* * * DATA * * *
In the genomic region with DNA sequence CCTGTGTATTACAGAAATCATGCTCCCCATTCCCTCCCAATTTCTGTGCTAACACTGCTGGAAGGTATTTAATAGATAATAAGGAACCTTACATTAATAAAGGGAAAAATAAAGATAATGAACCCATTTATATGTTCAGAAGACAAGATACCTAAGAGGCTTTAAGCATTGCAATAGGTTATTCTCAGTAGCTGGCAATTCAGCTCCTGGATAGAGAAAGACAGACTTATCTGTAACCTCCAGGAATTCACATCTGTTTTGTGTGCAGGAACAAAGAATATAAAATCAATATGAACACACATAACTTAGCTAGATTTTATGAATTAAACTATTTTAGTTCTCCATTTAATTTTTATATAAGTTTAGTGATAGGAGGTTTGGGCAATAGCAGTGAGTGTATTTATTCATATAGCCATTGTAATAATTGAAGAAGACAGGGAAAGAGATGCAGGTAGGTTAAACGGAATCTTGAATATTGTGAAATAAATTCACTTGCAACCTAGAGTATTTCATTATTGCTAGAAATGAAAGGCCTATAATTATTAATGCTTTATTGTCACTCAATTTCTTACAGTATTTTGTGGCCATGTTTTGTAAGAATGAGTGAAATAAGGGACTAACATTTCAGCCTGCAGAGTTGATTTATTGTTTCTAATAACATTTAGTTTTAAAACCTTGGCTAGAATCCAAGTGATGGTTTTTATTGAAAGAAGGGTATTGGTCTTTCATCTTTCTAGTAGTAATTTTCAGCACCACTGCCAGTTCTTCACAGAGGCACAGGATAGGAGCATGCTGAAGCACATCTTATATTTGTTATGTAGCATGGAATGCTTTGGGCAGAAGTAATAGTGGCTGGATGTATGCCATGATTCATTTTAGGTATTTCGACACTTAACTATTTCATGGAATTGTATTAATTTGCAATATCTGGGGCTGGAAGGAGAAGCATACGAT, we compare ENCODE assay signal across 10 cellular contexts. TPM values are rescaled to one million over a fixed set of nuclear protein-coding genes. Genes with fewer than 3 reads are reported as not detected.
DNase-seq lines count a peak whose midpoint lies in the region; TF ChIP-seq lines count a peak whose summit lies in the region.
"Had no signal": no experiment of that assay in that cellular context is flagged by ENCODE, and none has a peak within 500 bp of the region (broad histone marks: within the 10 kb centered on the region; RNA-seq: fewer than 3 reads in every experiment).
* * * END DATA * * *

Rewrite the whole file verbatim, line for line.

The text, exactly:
In the genomic region with DNA sequence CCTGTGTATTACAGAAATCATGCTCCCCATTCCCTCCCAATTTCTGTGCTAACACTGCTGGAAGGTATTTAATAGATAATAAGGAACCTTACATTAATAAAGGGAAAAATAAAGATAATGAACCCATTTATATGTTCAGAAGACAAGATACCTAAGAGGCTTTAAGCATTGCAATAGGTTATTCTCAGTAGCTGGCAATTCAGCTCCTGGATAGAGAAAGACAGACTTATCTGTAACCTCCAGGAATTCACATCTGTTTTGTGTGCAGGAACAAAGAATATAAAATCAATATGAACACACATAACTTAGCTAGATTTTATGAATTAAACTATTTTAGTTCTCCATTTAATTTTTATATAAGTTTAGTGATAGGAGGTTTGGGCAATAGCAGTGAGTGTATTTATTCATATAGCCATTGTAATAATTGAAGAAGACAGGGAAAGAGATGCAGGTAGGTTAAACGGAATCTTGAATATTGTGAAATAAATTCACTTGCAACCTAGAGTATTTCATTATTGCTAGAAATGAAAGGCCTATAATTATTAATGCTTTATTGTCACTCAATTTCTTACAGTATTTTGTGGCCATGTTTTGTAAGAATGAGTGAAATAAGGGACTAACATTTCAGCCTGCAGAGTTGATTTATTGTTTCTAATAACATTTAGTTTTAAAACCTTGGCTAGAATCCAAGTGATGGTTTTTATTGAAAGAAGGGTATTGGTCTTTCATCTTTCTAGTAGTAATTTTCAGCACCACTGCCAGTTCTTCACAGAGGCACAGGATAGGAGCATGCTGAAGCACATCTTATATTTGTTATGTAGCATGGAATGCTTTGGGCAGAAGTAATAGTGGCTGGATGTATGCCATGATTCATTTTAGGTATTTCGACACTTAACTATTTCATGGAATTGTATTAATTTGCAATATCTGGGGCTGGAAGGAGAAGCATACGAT, we compare ENCODE assay signal across 10 cellular contexts. TPM values are rescaled to one million over a fixed set of nuclear protein-coding genes. Genes with fewer than 3 reads are reported as not detected.
DNase-seq lines count a peak whose midpoint lies in the region; TF ChIP-seq lines count a peak whose summit lies in the region.
"Had no signal": no experiment of that assay in that cellular context is flagged by ENCODE, and none has a peak within 500 bp of the region (broad histone marks: within the 10 kb centered on the region; RNA-seq: fewer than 3 reads in every experiment).